Apply for Student Support Services

Applications for the 2024 Summer Program are NOW OPEN.
Also, if you are an incoming or current student, we take applications throughout the academic year if you would like to join us at any point! Click the button above for the application.

You can apply at any time, but applications to SSS are processed 3 times a year: August, January, and June. While you wait for your application to be processed, there are still ways to get involved with SSS RIGHT AWAY:


To be eligible for Student Support Services, students must either be considered first-generation or meet income guidelines.

First generation status

One of the following statements must be true for a student to be defined as a first-generation college student:

  • Neither of the student's parents have attained a bachelor's degree.
  • The student lives with one parent, and that parent has not attained a bachelor's degree.

Economic eligibility

To determine economic eligibility, the family's income and financial need must be verified through the Financial Aid Office on campus. If a student and/or the student's family does not want to complete the FAFSA, they may instead provide a copy of the family's 1040 tax form showing taxable income, a budget statement from the Department of Social Services or Social Security, or a letter from another appropriate agency. All financial information is kept strictly confidential and is used only to determine program eligibility.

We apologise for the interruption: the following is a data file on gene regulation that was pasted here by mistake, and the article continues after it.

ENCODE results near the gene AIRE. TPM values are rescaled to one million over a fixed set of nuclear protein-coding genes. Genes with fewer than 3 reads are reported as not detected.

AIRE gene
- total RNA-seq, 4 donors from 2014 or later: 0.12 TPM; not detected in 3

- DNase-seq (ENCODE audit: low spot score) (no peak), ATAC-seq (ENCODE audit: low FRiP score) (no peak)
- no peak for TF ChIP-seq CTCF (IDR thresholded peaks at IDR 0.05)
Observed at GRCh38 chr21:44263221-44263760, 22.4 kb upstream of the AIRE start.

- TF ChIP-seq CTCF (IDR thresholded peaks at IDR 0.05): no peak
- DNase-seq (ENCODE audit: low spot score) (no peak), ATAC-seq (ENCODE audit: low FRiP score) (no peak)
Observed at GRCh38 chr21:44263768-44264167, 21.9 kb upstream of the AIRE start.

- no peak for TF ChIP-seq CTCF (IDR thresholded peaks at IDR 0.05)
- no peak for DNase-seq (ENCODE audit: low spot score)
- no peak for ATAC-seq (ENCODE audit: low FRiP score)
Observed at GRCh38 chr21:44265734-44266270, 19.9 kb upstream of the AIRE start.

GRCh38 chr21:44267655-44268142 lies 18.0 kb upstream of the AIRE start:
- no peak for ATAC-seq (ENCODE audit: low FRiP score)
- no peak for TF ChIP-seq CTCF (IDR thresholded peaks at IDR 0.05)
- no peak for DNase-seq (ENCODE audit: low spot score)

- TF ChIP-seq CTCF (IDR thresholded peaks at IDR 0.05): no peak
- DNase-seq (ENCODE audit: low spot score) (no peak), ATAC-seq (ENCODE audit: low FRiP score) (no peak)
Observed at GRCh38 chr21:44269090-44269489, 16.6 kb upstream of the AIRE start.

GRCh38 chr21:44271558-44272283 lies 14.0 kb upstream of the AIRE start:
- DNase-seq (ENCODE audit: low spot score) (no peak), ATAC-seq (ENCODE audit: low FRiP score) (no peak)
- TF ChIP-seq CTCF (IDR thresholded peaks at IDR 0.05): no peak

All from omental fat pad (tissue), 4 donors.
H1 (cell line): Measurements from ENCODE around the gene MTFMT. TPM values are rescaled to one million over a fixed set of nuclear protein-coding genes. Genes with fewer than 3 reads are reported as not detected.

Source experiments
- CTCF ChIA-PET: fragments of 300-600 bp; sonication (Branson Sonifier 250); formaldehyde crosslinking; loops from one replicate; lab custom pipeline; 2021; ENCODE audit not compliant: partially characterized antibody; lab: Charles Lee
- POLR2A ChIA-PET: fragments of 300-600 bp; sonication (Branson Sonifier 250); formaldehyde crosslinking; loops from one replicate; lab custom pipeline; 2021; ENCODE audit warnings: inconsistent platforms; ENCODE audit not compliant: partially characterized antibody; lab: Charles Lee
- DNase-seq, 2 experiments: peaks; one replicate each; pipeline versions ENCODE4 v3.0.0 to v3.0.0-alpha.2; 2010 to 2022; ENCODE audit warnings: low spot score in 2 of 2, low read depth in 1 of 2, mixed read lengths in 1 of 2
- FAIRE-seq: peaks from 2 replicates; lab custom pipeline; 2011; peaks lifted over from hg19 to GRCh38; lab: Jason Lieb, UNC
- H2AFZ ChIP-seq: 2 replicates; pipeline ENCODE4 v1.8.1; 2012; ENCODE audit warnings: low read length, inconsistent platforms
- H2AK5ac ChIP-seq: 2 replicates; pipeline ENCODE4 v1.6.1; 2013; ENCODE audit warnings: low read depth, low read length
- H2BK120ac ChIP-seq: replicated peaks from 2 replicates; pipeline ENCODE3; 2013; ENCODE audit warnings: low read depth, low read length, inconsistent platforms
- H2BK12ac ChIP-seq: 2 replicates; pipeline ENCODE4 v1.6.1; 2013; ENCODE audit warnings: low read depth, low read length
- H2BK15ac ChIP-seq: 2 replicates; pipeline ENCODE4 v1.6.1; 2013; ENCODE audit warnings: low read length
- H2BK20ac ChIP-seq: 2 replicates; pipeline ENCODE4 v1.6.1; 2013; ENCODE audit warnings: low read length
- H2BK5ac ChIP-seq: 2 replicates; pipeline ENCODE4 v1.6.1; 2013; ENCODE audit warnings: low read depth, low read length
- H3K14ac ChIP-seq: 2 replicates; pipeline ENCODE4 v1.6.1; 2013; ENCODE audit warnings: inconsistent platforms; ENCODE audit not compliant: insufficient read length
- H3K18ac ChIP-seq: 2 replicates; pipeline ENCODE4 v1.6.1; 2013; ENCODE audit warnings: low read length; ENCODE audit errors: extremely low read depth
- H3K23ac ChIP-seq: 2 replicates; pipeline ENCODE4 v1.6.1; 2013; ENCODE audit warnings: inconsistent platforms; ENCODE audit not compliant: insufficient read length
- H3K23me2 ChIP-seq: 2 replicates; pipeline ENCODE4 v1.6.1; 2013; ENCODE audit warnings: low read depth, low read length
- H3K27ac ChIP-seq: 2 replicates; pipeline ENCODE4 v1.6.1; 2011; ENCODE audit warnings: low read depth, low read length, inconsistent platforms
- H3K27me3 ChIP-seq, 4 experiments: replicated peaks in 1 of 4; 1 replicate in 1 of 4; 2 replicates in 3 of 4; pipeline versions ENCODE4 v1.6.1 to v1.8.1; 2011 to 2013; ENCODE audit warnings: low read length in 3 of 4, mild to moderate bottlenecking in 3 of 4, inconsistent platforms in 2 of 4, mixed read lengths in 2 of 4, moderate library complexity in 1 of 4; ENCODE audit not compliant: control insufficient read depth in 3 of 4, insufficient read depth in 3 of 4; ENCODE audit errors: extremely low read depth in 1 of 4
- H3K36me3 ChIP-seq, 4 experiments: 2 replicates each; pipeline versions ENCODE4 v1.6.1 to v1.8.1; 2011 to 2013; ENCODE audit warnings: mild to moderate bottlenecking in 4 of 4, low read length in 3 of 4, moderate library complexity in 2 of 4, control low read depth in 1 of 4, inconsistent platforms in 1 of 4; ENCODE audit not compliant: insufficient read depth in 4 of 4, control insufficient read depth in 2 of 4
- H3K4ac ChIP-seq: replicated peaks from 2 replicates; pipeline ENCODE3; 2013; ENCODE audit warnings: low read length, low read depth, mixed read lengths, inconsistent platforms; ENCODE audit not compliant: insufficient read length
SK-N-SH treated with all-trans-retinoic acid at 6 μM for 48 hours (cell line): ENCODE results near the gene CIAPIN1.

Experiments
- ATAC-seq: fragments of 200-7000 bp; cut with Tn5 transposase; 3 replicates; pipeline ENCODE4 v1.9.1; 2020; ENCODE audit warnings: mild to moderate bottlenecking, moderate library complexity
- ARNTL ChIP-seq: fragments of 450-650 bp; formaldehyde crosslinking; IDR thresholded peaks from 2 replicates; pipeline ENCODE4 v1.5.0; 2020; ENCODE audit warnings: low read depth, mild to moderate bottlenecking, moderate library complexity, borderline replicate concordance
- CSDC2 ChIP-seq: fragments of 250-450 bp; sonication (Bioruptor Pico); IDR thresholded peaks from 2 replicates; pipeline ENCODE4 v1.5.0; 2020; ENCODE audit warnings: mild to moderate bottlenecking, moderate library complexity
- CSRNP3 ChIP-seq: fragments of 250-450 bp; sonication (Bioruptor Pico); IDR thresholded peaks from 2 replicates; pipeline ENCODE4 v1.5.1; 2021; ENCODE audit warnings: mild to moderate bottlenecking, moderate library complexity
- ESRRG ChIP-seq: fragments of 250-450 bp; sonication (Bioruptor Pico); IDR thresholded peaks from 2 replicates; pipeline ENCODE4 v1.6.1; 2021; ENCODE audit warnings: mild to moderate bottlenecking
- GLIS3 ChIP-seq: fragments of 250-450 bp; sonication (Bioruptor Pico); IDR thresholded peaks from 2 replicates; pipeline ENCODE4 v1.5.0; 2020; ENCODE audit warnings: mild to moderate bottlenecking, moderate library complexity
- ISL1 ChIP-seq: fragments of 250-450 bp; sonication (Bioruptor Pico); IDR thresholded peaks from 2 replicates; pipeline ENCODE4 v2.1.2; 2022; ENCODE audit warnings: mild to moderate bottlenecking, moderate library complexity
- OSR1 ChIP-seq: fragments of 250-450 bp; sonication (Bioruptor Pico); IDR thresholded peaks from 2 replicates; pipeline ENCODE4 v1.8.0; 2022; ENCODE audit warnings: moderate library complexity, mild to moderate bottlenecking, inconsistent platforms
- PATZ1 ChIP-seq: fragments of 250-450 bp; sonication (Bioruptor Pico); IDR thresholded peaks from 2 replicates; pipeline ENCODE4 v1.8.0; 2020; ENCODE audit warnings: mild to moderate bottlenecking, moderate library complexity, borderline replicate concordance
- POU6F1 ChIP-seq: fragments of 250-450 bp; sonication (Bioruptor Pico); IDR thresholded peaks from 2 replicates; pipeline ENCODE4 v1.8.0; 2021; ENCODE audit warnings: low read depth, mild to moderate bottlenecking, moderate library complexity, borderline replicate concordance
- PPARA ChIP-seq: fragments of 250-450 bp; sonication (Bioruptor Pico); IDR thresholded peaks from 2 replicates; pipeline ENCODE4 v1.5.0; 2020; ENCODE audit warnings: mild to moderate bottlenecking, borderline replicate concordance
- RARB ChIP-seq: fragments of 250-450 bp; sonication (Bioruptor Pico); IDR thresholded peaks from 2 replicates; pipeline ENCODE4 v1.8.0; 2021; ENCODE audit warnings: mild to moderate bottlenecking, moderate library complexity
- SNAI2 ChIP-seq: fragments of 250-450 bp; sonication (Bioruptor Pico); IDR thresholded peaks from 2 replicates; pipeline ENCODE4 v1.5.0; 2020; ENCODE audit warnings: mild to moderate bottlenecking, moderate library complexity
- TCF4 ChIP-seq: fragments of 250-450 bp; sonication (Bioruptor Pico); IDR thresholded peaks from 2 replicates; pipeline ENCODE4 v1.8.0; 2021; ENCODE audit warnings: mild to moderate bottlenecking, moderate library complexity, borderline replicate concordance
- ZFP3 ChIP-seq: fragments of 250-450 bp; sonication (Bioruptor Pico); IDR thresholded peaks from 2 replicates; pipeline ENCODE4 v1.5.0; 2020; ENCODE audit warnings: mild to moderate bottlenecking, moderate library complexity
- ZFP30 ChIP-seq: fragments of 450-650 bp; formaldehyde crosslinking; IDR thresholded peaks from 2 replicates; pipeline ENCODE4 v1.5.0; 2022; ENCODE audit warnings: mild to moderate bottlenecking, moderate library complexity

Federal TRIO Programs current low income levels
(Effective Jan. 11, 2024 until further notice)

Size of Family Unit 48 Contiguous States, D.C., and Outlying Jurisdictions Alaska Hawaii


$28,215 $25,965
2 $30,660 $38,310 $35,250
3 $38,730 $48,405 $44,535
4 $46,800 $58,500 $53,820
5 $54,870 $68,595 $63,105
6 $62,940 $78,690 $72,390
7 $71,010 $88,785 $81,675
8 $79,080 $98,880 $90,960

For family units with more than eight members, add the following amount for each additional family member: $8,070 for the 48 contiguous states, the District of Columbia and outlying jurisdictions; $10,095 for Alaska; and $9,285 for Hawaii.

The term "low-income individual" means an individual whose family's taxable income for the preceding year did not exceed 150 percent of the poverty level amount.

The figures shown under family income represent amounts equal to 150 percent of the family income levels established by the Census Bureau for determining poverty status. The poverty guidelines were published by the U.S. Department of Health and Human Services in the Federal Register on January 17, 2024 and are effective as of January 11, 2024.